The French are proud of their cultural heritage – and they have something of a right to be. Paris is the second city in the world in numbers of museums and the range is wide; from art to literature, from science to history…even a hunting museum: nothing is too unusual for Parisians. Join us on a guided tour through a selection of Paris’ finest museums.
The Louvre is one of the largest museums in the world and is certainly the most visited, filmed and written about. The Louvre’s most famous piece of art is the Mona Lisa, but there are actually over 400,000 other objects and artworks besides this attraction. You’d better make sure to wear some good shoes.
Not to be missed during your stay in Paris is the Centre Pompidou. Even if contemporary art is just not your cup of pastis, the structure and architecture are worth a visit. In the worst case you could always head to the top floor for a drink accompanied by a stunning view over Paris.
For lovers of French art, the Musée d’Orsay is the hot spot to be. Housed in a former Beaux-Arts railway station, the museum holds a large collection of impressionist and post-impressionist masterpieces from big names such as Monet, Gauguin and Van Gogh. The roof top terrace has an amazing view of the Sacre Coeur basilica.
Hôtel des Invalides
Admirers of France’s military history will eat their heart out visiting The Invalides. Imagine yourself in war times while wandering around between canons and other dangerous stuff. You could just take it easy and have a look at the structure’s amazing golden dome, the courtyard or the tombs and vaults where France’s warriors are buried.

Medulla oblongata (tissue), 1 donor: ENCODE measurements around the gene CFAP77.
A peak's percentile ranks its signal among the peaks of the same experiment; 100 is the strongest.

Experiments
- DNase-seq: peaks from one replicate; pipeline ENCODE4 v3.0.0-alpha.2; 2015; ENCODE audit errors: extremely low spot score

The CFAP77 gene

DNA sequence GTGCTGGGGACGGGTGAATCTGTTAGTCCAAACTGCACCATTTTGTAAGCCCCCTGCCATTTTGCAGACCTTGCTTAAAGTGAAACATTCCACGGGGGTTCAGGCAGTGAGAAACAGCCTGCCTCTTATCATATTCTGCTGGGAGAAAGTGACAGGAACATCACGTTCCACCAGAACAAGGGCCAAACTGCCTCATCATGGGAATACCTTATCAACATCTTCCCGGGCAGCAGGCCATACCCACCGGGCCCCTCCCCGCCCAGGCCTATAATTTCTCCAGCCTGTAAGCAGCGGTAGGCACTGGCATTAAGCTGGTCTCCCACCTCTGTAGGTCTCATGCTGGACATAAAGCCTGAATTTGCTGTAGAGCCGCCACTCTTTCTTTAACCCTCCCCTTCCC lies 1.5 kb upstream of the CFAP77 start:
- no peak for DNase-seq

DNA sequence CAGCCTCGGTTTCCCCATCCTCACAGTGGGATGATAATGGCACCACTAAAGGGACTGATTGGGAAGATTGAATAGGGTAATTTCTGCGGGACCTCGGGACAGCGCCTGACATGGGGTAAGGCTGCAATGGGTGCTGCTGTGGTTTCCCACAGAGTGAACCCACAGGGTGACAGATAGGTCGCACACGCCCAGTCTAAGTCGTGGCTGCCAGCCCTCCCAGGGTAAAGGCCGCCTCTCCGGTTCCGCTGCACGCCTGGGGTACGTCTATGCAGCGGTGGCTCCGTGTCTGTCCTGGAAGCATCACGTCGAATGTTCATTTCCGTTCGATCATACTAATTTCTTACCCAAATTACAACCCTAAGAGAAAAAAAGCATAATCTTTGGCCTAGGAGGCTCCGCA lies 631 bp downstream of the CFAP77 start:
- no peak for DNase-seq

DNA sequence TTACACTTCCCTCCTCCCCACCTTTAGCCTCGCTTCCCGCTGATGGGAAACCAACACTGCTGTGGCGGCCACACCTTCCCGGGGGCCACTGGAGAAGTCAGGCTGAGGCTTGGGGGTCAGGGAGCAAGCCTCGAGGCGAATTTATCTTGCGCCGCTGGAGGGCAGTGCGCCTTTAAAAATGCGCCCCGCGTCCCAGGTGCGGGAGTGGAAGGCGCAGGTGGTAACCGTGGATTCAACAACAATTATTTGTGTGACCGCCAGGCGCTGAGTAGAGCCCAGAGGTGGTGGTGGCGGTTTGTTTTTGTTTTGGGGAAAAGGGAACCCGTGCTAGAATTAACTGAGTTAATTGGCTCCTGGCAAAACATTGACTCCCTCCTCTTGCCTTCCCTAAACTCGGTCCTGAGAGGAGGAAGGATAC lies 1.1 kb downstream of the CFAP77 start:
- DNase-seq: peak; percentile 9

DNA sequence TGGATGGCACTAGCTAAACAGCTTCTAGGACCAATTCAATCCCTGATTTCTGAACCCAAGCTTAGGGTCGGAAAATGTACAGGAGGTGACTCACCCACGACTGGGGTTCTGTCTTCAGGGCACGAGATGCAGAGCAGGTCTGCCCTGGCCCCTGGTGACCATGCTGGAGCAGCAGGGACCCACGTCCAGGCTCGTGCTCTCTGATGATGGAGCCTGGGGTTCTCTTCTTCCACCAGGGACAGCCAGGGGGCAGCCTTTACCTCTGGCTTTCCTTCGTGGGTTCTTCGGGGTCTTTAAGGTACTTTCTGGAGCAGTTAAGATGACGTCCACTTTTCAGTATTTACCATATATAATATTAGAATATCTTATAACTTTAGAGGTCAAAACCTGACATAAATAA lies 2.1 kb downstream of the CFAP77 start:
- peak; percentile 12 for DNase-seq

Palais de Tokyo
With a 22,000 square metre surface, the Palais de Tokyo is one of the largest contemporary art spaces in France. The concept is based on creativity and, besides a museum, the structure houses a ‘laboratory’ and experimentation space. Although the name might sound a bit exotic, the story behind it is far from that. The Palais owes its name to its location; the building can be found on the Avenue de New York, which from 1918-1945 was named Avenue de Tokio.
Catacombes de Paris
If you’ve seen one too many paintings during your museum hunt, why not take a tour around the catacombs of Paris. Deep down beneath the beautiful streets of the city, you can check out the remains of 6 million people. Located at what’s called la Porte d’Enfer (the gate of Hell, what’s in a name…), this museum surely is different. Bringing younger kids with you is not recommended; bringing a warm sweater is.
Musée de l’Histoire de France
When it comes to history museums, France is well equipped. In Paris, you’ll find one at the Chateau de Versailles, but if you prefer to stay in the city centre, the Musée de l’Histoire de France at the Hôtel de Soubise is a rather good option. Although the name might suggest differently, this is not a hotel but a city mansion, which later became state property. The museum consists of 2 buildings, which show selections from the permanent collection as well as temporary exhibitions. As the museum is a part of the National Archives, you will mainly find all kinds of documents, but apart from that the building’s rooms are still in their original state and are definitely worth a visit if you feel like reliving the old times.